Figure 1: A representative picture showing Laryngeal Mask Airway as a conduit for Paediatric Ventilating Bougie and Ambu ® aScope TM as being utilised clinically in the patient

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The patients of impacted FB can pose a situation of DMV or difficult intubation (DI) or both with incidence of DMV being (l.4%) and impossible MV (0.15%).[2] The humped nose was the cause of DMV in our case which perhaps resulted in poor mask seal with leakage of gases. The aetiology of DMV includes presence of large tongue/epiglottis, beard, airway oedema, BMI >26kg/m2, obstructive sleep apnoea, laryngospasm, bronchospasm, irradiated neck and edentulous status.[3] Role of supraglottic airway as per recommendations given by All India Difficult Airway Association (AIDAA) in the year 2016 cannot be negated in the DMV scenarios.[4] The innovations like using paediatric ventilating bougie judiciously under direct fiberoptic vision through LMA as a conduit has helped in tiding over the crisis of potential difficult intubation with DMV patients without compromising the oxygenation.

To conclude the anaesthesiologist should have a high index of suspicion for DMV in patients with humped nose as it can lead to incomplete mask seal and ineffective mask ventilation leading to rapid desaturation of patient. Various airway adjuncts both adult and paediatric when present in difficult airway cart can come handy in securing airway when faced with the condition of DMV/DI.[5]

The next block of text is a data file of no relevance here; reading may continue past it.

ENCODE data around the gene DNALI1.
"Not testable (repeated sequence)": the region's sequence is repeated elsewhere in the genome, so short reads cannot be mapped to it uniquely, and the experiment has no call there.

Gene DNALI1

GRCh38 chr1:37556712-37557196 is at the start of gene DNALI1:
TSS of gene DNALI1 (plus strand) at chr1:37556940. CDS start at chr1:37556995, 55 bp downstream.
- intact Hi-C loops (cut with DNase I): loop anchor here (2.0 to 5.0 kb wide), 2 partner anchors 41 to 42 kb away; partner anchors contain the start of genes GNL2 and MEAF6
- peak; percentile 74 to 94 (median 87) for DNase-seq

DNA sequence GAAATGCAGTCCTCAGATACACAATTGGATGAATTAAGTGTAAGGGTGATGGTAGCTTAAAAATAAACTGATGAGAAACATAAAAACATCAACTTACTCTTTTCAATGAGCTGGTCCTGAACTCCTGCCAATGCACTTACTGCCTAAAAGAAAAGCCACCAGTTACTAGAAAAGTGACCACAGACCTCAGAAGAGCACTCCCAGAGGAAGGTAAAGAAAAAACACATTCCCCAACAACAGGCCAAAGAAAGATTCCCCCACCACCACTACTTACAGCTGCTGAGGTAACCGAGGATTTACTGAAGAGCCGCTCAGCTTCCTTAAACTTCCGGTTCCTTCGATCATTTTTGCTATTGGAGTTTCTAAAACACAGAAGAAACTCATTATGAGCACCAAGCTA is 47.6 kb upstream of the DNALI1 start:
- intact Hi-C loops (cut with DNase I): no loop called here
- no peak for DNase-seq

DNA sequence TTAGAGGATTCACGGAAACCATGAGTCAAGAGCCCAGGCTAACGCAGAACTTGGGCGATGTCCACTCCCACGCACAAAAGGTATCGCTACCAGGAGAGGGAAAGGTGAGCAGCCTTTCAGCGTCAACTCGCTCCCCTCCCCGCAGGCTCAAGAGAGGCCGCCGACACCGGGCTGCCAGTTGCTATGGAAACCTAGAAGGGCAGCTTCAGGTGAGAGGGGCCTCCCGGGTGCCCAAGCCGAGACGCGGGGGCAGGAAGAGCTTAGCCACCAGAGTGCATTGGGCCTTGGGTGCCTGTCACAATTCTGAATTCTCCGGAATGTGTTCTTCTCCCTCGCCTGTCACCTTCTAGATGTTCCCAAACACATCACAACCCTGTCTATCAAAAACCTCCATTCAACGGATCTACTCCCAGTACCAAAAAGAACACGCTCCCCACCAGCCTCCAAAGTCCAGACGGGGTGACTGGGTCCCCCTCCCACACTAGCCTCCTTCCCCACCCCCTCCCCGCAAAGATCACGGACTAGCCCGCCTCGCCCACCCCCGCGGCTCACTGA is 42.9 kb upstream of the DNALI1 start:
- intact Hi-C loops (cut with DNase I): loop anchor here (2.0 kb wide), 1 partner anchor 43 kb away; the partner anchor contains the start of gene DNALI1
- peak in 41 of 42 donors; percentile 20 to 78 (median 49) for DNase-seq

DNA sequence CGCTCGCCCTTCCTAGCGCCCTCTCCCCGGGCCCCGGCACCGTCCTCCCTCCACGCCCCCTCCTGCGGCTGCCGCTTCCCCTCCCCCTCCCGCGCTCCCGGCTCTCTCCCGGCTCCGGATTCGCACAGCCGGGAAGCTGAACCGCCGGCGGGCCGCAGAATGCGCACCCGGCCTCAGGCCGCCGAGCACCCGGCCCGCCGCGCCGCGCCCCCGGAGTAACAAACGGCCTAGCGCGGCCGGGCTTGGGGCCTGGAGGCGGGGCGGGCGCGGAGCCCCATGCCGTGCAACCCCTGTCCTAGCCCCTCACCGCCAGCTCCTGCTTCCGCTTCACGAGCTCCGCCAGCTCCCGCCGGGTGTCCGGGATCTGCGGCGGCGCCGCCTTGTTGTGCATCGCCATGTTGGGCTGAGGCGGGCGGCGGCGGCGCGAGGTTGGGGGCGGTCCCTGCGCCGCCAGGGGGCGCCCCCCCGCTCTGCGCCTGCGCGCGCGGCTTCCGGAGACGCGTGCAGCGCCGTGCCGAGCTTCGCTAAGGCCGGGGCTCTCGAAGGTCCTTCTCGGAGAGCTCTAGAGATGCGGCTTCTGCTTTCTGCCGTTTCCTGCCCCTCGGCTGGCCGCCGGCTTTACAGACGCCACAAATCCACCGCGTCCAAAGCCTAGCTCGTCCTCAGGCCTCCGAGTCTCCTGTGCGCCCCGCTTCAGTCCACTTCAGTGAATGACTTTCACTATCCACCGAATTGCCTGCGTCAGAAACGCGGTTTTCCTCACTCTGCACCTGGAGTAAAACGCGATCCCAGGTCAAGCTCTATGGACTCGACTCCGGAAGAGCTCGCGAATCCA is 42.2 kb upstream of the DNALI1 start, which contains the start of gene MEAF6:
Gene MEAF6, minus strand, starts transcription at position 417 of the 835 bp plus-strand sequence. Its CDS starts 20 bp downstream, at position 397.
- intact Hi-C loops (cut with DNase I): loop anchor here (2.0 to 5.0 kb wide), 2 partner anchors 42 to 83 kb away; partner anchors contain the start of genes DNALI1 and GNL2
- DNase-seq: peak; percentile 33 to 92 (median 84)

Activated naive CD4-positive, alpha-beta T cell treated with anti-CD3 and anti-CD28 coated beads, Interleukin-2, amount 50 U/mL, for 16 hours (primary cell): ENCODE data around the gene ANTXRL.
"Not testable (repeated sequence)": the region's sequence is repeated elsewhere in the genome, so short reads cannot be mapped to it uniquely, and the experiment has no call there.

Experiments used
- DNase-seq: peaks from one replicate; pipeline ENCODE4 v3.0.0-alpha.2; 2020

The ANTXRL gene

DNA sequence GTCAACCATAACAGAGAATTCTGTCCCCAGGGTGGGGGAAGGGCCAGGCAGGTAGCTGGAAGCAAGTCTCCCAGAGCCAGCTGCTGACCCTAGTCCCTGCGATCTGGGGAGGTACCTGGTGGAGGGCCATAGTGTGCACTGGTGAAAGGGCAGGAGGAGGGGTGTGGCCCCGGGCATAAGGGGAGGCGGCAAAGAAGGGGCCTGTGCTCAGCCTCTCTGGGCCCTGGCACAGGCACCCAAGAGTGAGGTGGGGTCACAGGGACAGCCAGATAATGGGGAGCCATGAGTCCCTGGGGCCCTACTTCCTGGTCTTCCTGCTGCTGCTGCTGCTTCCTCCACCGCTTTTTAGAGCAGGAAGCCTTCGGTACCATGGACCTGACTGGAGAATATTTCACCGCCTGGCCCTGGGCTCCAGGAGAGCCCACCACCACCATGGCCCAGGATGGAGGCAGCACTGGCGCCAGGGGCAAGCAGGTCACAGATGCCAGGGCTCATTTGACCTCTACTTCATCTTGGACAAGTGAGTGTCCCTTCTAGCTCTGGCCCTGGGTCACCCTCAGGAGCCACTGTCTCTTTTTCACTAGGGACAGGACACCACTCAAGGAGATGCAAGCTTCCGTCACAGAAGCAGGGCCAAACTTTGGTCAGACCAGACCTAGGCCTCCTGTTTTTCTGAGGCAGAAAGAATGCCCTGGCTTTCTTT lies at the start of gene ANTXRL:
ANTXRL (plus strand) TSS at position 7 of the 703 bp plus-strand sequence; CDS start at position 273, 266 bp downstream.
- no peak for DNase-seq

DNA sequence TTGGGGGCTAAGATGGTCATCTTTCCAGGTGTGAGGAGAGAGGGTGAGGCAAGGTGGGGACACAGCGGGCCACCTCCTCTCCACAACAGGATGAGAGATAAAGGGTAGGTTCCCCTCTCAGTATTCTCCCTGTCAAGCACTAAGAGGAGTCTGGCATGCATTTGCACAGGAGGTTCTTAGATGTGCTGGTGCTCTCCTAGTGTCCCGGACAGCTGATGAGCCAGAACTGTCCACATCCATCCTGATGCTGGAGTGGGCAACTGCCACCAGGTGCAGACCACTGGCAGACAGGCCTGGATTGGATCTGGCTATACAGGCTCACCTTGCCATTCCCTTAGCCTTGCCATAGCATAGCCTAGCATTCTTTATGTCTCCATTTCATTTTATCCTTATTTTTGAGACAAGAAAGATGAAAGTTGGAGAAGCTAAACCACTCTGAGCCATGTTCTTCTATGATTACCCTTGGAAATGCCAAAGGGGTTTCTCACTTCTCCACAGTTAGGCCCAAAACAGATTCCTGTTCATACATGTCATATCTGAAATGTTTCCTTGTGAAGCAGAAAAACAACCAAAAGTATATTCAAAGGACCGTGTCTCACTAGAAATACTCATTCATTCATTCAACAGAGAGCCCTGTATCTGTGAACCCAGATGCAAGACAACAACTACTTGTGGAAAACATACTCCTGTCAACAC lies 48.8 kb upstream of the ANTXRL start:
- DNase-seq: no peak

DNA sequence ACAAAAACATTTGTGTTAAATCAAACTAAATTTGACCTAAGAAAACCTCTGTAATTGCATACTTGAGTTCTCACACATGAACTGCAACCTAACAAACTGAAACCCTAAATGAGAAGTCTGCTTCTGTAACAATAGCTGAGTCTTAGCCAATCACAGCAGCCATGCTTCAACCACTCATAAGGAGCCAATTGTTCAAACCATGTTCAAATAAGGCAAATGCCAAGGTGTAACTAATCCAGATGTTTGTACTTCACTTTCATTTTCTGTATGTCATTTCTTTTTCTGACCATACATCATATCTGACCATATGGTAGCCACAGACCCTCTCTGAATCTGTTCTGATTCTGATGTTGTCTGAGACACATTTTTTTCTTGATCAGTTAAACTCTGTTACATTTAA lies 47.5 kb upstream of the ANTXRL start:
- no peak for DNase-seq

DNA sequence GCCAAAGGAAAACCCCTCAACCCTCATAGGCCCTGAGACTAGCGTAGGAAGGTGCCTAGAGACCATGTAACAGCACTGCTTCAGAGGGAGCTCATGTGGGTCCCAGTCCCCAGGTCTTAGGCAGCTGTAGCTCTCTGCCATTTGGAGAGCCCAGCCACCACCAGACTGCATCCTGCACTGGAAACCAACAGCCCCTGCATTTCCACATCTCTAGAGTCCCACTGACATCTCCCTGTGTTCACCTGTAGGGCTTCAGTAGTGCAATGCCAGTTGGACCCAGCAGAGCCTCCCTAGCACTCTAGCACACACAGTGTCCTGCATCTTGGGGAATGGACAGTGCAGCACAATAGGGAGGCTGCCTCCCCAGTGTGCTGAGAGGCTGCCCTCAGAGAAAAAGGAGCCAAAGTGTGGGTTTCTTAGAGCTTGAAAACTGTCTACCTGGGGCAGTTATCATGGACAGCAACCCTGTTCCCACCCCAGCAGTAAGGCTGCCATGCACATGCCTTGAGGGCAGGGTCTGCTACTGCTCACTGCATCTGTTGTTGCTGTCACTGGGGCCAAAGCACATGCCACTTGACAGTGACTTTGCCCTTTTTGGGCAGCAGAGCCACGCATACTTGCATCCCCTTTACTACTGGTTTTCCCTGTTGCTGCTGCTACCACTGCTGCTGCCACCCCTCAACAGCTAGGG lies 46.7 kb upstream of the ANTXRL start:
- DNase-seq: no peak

Declaration of patient consent

The authors certify that they have obtained all appropriate patient consent forms. In the form the patient(s) has/have given his/her/their consent for his/her/their images and other clinical information to be reported in the journal. The patients understand that their names and initials will not be published and due efforts will be made to conceal their identity, but anonymity cannot be guaranteed.

Financial support and sponsorship

Nil.

Conflicts of interest

There are no conflicts of interest.



 
   References Top

1.
Kamath P, Bhojwani KM, Prasannaraj T, Abhijith K. Foreign bodies in the aerodigestive tract—A clinical study of cases in the coastal belt of South India. Am J Otolaryngol 2006;27:373-77.  Back to cited text no. 1
    
2.
Orbany ME, Woehlck HJ. Difficult mask ventilation. Anesth Analg 2009;109:1870-80.  Back to cited text no. 2
    
3.
Kheterpal S, Healy D, Aziz MF, Shanks AM, Freundlich RE, Linton F, et al. Incidence, predictors, and outcome of difficult mask ventilation combined with difficult laryngoscopy. Anesthesiology 2013;119:1360-9.  Back to cited text no. 3
    
4.
Myatra SN, Shah A, Kundra P, Patwa A, Ramkumar V, Divatia JV, et al. All India difficult airway association 2016 guidelines for the management of unanticipated difficult tracheal intubation in adults. Indian J Anaesth 2016;60:885-98.  Back to cited text no. 4
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5.
Frerk C, Mitchell VS, McNarry AF, Mendonca C, Bhagrath R, Patel A, et al. Difficult airway society 2015 guidelines for management of unanticipated difficult intubation in adults. Br J Anaesth 2015;115:82748.  Back to cited text no. 5